Satisfactory is not enough
Inspectors have been told to label teaching in some schools unsatisfactory where lessons are judged to have been "generally satisfactory".
All inspectors must follow the guidance under Office for Standards in Education rules. Last year they graded teaching as satisfactory overall in 22 per cent of primary schools and 19 per cent of secondaries.
News of the move will be a shock for schools as Ofsted's 2003 inspection framework had been billed as the start of a "light-touch" regime. It follows controversial comments by David Bell, the chief inspector, over the value of lessons deemed satisfactory.
In his annual report earlier this year, he asked: "Is satisfactory (teaching) good enough given the demands of pupils and the rising expectations of wider society?"
John Bangs, head of education at the National Union of Teachers, has written to Mr Bell voicing concern. "It appears to demonstrate an Alice in Wonderland situation where the meaning of the word satisfactory is the reverse of its "original intention," he says in the letter. Nationally, the number of schools with pejorative Ofsted inspection reports could rise significantly."
John Dunford, general secretary of the Secondary Heads Association, said the guidance "makes a nonsense of the English language".
The guidance is printed in handbooks for inspectors visiting primary, secondary and special schools from the start of this term. It states:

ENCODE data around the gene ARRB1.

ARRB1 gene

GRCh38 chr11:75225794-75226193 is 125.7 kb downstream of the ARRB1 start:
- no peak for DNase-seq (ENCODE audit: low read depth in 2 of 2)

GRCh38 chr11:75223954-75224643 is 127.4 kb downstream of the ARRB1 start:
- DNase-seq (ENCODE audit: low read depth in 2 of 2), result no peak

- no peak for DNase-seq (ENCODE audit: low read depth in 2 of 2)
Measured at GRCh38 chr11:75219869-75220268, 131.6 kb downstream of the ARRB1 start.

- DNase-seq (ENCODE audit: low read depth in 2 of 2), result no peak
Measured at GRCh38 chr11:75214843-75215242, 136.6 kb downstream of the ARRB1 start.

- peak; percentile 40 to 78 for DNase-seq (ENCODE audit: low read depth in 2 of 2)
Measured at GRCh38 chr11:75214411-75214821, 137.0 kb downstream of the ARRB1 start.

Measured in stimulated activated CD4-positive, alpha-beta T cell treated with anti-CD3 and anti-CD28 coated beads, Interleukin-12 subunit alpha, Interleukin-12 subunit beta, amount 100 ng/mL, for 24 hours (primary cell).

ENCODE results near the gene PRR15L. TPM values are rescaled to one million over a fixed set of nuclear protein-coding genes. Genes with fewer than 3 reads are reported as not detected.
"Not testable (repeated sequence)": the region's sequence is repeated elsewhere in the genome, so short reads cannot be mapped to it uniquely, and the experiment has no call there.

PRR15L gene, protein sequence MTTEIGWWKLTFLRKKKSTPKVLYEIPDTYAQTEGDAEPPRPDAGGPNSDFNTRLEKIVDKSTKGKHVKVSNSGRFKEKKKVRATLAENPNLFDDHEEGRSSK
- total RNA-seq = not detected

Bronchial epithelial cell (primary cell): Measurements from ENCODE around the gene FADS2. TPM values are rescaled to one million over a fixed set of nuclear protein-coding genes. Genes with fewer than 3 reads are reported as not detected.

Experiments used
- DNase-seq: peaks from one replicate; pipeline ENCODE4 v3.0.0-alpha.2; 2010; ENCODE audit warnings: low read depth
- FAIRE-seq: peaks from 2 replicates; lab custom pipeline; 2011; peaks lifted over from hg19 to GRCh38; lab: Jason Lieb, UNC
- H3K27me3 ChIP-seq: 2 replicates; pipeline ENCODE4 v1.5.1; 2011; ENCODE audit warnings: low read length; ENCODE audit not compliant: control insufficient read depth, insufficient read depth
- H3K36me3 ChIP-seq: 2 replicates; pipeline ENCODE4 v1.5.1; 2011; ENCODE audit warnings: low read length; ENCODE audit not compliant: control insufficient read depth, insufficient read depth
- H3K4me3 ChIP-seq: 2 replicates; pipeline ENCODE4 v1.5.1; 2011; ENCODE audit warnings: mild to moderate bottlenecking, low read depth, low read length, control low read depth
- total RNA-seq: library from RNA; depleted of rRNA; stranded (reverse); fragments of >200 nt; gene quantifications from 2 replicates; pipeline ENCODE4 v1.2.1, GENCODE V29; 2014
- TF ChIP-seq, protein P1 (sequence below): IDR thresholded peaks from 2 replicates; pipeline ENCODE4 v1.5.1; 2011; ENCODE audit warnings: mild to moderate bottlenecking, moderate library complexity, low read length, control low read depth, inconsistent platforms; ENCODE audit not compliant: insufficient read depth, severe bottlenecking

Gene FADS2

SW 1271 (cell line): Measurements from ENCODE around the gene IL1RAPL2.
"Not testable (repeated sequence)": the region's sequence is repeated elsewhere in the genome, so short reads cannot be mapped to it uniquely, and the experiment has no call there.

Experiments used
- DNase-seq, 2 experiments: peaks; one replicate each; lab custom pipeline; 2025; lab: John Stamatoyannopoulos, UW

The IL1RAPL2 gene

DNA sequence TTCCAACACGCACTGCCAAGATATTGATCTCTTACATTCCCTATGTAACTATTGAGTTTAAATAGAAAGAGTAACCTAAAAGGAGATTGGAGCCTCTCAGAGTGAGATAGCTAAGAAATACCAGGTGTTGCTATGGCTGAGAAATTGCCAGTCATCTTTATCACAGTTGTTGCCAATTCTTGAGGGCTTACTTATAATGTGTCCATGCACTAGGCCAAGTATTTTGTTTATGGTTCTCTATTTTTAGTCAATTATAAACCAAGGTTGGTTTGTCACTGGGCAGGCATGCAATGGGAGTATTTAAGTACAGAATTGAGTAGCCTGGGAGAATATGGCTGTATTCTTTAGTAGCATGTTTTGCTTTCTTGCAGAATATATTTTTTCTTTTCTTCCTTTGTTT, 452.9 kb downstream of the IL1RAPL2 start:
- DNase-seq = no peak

"Teaching that is predominantly and consistently very good with some outstanding lessons may justify an overall judgment of excellence.
"On the other hand, teaching that is generally satisfactory with little that is better merits a judgment of unsatisfactory owing to the lack of aspiration in teaching."
Inspectors are told that an overall unsatisfactory judgment for teaching should, if it is accompanied by another "major weakness", result in a school being placed into special measures. Moreover, the guidance says that a single "major weakness" on its own could, if serious enough, lead to a school being condemned as failing.
Inspectors have already voiced concern to Mr Bangs about people being labelled failures when their performance was satisfactory. They were also worried that there was a push for more critical judgments.
An Ofsted spokeswoman said that judgments about overall teaching quality were not based on lesson observations alone and had to take into account other factors such as the quality of pupils' work.
"A school with a predominance of satisfactory teaching is in the minority," she said. "If, additionally, there is virtually no good or better teaching, then this is well below what is expected of a school. It is reasonable in such rare cases to say that the school's teaching is unsatisfactory overall."